• James Yonan's avatar
    crypto: crypto_memneq - add equality testing of memory regions w/o timing leaks · 6bf37e5a
    James Yonan authored
    When comparing MAC hashes, AEAD authentication tags, or other hash
    values in the context of authentication or integrity checking, it
    is important not to leak timing information to a potential attacker,
    i.e. when communication happens over a network.
    Bytewise memory comparisons (such as memcmp) are usually optimized so
    that they return a nonzero value as soon as a mismatch is found. E.g,
    on x86_64/i5 for 512 bytes this can be ~50 cyc for a full mismatch
    and up to ~850 cyc for a full match (cold). This early-return behavior
    can leak timing information as a side channel, allowing an attacker to
    iteratively guess the correct result.
    This patch adds a new method crypto_memneq ("memory not equal to each
    other") to the crypto API that compares memory areas of the same length
    in roughly "constant time" (cache misses could change the timing, but
    since they don't reveal information about the content of the strings
    being compared, they are effectively benign). Iow, best and worst case
    behaviour take the same amount of time to complete (in contrast to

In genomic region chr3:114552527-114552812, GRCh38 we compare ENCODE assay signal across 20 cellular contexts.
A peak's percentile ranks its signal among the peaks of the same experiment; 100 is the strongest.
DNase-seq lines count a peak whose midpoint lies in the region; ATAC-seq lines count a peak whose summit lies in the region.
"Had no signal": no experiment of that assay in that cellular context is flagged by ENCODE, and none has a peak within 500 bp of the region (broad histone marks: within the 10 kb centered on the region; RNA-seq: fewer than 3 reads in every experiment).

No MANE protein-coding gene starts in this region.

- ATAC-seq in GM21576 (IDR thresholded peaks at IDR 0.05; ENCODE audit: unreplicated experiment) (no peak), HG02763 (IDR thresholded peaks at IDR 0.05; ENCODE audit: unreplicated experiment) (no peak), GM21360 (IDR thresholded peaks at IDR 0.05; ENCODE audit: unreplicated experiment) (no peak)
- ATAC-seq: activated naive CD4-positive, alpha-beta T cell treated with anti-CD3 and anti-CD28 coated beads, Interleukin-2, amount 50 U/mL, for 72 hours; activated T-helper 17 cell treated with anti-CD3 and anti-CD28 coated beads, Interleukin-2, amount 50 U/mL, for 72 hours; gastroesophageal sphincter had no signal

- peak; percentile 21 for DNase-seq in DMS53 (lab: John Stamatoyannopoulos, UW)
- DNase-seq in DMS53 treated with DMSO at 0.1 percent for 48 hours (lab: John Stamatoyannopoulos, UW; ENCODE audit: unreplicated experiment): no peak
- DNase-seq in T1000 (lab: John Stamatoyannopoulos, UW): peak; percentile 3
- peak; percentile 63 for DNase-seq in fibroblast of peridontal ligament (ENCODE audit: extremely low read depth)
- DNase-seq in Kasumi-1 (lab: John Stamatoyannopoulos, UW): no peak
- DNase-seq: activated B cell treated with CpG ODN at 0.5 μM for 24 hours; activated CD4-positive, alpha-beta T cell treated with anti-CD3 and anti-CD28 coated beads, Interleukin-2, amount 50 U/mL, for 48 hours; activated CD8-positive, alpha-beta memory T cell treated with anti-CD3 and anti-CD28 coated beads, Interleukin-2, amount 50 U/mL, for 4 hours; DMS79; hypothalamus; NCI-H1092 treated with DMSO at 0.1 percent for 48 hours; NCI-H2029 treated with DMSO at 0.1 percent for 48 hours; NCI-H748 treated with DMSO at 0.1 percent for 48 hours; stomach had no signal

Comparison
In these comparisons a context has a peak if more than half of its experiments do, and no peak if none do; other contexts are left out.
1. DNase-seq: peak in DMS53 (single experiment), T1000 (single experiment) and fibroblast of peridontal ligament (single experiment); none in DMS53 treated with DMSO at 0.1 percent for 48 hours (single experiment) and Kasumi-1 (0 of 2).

Note that crypto_memneq (unlike memcmp) can only be used to test for
    equality or inequality, NOT for lexicographical order. This, however,
    is not an issue for its use-cases within the crypto API.
    We tried to locate all of the places in the crypto API where memcmp was
    being used for authentication or integrity checking, and convert them
    over to crypto_memneq.
    crypto_memneq is declared noinline, placed in its own source file,
    and compiled with optimizations that might increase code size disabled
    ("Os") because a smart compiler (or LTO) might notice that the return
    value is always compared against zero/nonzero, and might then
    reintroduce the same early-return optimization that we are trying to
    Using #pragma or __attribute__ optimization annotations of the code
    for disabling optimization was avoided as it seems to be considered
    broken or unmaintained for long time in GCC [1]. Therefore, we work
    around that by specifying the compile flag for memneq.o directly in
    the Makefile. We found that this seems to be most appropriate.
    As we use ("Os"), this patch also provides a loop-free "fast-path" for
    frequently used 16 byte digests. Similarly to kernel library string
    functions, leave an option for future even further optimized architecture
    specific assembler implementations.
    This was a joint work of James Yonan and Daniel Borkmann. Also thanks
    for feedback from Florian Weimer on this and earlier proposals [2].
      [1] http://gcc.gnu.org/ml/gcc/2012-07/msg00211.html
      [2] https://lkml.org/lkml/2013/2/10/131Signed-off-by: default avatarJames Yonan <james@openvpn.net>
    Signed-off-by: default avatarDaniel Borkmann <dborkman@redhat.com>
    Cc: Florian Weimer <fw@deneb.enyo.de>
    Signed-off-by: default avatarHerbert Xu <herbert@gondor.apana.org.au>
algapi.h 10.6 KB